On November 3, 2022, the Stanford Social Innovation Review released a new article as part of their Collaboration for Housing Justice Series. “Housing and Health: Creating Solutions with Communities” provides findings from the Kresge Foundation from their 31 grantees who are working in the intersection of housing, health, and community action. The authors' key recommendation for funders undertaking this work is to fund community-driven solutions and community power.
The Advancing Health Equity Through Housing (HEH) funding initiative funded 31 grantees across the country to develop innovative solutions to the inequities occurring at the intersection of health and housing. Many of these organizations were local, grassroots organizations, with a smaller group of the grantees working as intermediaries to build partnerships across organizations. This grant program found that it was important to take a developmental- and learning-focused approach to grant making, as well as to be responsive to changes in the environment and the community. The grantees found it was important to learn about and center community power with three guiding principles:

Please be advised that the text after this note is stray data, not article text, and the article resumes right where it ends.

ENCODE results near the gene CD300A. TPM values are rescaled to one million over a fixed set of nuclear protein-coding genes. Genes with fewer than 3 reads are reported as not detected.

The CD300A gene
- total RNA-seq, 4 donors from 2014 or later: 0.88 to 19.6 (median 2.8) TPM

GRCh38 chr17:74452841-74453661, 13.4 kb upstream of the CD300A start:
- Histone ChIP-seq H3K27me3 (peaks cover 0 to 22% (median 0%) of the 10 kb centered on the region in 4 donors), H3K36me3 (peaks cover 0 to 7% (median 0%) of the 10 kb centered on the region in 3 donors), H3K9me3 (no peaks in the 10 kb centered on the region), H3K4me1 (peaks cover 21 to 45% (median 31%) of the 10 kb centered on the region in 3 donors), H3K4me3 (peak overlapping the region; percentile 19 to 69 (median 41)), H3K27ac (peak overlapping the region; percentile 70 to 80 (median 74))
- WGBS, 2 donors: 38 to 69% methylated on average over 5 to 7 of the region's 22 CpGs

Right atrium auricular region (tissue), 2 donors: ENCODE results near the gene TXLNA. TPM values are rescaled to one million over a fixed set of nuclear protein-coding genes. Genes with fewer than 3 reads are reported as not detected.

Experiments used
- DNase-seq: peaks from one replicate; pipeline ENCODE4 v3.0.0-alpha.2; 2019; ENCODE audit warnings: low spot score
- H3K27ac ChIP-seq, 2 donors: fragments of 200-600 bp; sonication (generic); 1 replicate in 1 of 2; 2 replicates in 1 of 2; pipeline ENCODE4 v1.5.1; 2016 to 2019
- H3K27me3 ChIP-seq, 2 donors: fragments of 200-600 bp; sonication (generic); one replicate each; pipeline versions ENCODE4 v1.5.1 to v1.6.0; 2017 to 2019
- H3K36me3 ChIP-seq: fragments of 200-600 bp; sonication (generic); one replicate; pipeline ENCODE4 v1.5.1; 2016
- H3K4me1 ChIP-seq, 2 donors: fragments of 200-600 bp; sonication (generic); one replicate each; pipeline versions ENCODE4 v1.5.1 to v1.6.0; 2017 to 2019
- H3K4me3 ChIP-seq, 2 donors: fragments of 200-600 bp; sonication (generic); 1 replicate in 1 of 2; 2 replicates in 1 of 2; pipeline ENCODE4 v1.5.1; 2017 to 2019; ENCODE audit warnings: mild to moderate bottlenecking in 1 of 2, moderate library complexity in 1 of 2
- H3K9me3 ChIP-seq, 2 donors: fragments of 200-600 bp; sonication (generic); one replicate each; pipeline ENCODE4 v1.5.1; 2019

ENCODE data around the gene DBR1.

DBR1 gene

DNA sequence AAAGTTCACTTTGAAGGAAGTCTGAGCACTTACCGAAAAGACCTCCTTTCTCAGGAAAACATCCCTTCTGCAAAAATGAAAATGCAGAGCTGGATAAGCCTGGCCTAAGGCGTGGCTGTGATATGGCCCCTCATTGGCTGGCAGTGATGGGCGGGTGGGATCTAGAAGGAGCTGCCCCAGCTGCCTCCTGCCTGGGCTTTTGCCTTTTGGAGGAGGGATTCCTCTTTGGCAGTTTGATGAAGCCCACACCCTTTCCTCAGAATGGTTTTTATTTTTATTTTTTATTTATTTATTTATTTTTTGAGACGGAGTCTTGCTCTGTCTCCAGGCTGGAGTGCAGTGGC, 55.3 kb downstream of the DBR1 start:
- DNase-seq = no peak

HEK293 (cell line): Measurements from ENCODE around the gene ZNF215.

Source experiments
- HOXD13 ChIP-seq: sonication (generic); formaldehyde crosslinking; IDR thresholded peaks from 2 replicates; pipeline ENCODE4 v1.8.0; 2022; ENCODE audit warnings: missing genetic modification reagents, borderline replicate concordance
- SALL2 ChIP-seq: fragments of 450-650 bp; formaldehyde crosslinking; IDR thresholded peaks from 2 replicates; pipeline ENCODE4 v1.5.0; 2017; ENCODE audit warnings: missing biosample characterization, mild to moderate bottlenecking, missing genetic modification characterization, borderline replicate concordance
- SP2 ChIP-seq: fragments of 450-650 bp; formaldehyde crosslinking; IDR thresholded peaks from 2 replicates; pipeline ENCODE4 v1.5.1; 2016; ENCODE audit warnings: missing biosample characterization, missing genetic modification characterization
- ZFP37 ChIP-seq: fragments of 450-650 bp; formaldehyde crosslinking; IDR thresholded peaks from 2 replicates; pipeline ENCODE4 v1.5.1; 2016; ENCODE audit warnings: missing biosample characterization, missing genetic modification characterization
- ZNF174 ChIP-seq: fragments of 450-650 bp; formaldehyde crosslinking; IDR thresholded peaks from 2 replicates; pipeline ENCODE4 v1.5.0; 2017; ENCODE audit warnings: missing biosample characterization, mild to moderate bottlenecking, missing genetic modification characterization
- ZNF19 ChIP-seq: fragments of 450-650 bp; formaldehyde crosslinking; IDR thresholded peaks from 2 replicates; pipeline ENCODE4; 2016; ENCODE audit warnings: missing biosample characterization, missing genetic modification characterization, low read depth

- Recognizing residents as experts and engaging them in decision-making.
- Building collective community power by building up individual power.
- Fueling narrative change with community power.
HEH additionally shared that centering relationships in the process over trying to stick to arbitrary implementation timelines was important for reaching lasting and equitable relational infrastructure, particularly when working with community members and organizations. From this experience, Kresge learned that they as grant makers must allow for flexibility in their grant structures along with funding relationship building and community engagement.